Researchers developed a new method for capturing proteins implicated in several diseases, including Alzheimer’s. The technique promises to accelerate the identification of altered proteins underlying disease progression (biomarkers).
This knowledge may later translate into new targeted therapeutics.
The study, “A mutant O-GlcNAcase enriches Drosophila developmental regulators,” was published in the journal Nature Chemical Biology.
The mechanisms of disease are often shared through a variety of different syndromes from neurodegenerative disease such as Alzheimer’s, to cancers, metabolic syndromes (type 2 diabetes), and cardiovascular diseases.
Modifications in sugars that compose certain proteins is one such mechanism that is deregulated. The correct identification of these altered proteins is a stepping stone toward our understanding of their role in disease development.
Now, researchers at the University of Bradford in the U.K. and the University of Dundee in Scotland developed a new methodology where altered proteins — those exhibiting a specific modification — are easily trapped. The alteration in question is the addition of a sugar, which then affects the function of the protein. While protein modifications are a normal and necessary process for their correct processing and function, sometimes this procedure goes awry, which may cause detrimental effects to the cell’s functioning and well-being.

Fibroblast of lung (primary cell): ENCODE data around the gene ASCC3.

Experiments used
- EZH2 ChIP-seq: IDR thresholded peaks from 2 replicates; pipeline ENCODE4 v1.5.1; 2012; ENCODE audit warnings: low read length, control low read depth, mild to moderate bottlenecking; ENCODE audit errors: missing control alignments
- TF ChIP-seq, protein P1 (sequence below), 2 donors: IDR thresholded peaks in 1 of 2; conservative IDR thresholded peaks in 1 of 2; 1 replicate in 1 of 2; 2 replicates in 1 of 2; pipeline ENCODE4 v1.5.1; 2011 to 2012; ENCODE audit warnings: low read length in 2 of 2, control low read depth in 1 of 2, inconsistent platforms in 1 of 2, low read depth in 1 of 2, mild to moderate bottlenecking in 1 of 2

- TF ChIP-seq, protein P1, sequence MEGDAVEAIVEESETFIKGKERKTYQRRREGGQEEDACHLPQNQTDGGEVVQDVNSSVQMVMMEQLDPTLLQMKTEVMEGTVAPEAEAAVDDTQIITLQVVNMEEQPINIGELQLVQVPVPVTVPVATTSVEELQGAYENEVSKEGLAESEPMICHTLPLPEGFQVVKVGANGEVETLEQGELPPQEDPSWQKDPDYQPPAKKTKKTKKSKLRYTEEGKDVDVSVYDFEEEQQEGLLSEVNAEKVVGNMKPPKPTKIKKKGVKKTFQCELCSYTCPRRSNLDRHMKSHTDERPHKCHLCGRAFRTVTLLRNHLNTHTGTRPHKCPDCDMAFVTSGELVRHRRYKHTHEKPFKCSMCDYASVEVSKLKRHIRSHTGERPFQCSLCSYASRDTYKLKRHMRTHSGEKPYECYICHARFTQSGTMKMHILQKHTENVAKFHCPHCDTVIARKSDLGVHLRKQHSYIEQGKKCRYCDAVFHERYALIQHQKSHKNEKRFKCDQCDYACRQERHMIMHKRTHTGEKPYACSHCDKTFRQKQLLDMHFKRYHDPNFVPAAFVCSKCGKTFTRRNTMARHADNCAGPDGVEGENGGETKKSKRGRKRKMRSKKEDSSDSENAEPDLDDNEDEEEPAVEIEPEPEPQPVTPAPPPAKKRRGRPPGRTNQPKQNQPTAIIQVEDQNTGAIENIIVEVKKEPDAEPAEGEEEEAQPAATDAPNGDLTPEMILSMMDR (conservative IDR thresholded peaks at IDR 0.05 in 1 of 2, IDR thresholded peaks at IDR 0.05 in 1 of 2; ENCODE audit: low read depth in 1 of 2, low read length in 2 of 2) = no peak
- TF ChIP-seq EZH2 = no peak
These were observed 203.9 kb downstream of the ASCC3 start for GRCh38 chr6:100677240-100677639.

Previous methods for identifying and capturing these proteins were inefficient, as the sugar modification was often detached from the protein. Expensive equipment and laborious techniques were necessary for the procedure and for the validation of the findings.
The new method is much more simple and does not required expensive and specialized lab equipment, permitting scientists to more rapidly identify the modified proteins. This will allow the researchers to investigate the proteins’ role in the development of several diseases. In fact, identifying the aberrant proteins will prompt the development of innovative, targeted therapeutics for several diseases.
In the new method, researchers grow a protein with an engineered tail which then specifically grabs the sugar-modified protein. This can then be applied to scenarios of complex protein mixtures, such as those that occur in tissues. Here, with the modified tail, researchers can pull out all proteins that bear the sugar modification and proceed to their isolation from the non-transformed proteins.
“This methodology represents a major step forward. We are now in a position where we can easily trap the proteins we need to target,” Dr. Ritchie Williamson of the University of Bradford, one of the authors of the study, said in a press release.
“If we can do this we can then identify the proteins, which we think may be involved in the disease process. We also have the potential to find biomarkers, especially in younger people, and to probe different diseases,” he said.